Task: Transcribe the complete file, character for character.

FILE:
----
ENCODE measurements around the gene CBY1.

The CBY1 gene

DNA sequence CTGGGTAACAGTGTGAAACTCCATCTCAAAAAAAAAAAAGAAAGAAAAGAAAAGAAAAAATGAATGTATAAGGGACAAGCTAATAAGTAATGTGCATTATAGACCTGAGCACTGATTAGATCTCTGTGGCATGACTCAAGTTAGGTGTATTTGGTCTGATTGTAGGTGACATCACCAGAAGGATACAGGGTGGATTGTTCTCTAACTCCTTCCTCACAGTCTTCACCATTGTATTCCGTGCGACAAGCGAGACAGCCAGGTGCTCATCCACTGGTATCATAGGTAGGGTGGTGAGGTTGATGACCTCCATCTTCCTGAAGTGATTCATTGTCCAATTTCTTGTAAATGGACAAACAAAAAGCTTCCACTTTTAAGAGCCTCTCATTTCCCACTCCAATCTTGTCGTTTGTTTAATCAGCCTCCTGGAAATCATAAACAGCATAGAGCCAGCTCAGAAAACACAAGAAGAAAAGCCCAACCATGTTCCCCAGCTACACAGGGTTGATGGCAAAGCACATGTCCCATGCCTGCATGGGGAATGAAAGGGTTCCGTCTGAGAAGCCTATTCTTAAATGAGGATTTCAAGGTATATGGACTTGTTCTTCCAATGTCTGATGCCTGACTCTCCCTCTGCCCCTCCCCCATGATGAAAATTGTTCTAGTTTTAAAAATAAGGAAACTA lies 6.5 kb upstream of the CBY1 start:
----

ENCODE measurements around the gene CBY1.

The CBY1 gene

DNA sequence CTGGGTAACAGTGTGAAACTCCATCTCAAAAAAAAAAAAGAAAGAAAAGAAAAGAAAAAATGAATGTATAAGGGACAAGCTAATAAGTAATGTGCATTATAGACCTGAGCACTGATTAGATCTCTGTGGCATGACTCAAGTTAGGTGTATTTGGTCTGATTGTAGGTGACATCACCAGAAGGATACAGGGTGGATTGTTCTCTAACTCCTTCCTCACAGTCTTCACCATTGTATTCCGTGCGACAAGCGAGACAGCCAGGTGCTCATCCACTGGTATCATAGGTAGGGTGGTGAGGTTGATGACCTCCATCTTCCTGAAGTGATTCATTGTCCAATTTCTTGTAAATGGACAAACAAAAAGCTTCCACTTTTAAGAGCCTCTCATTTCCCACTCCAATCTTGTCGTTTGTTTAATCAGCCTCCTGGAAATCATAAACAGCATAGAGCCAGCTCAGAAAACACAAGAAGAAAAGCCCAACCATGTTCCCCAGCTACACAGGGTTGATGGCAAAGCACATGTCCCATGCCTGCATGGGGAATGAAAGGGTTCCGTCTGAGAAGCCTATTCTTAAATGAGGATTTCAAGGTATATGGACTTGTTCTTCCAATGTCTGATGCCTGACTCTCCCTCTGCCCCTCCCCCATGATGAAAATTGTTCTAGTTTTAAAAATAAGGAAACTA lies 6.5 kb upstream of the CBY1 start: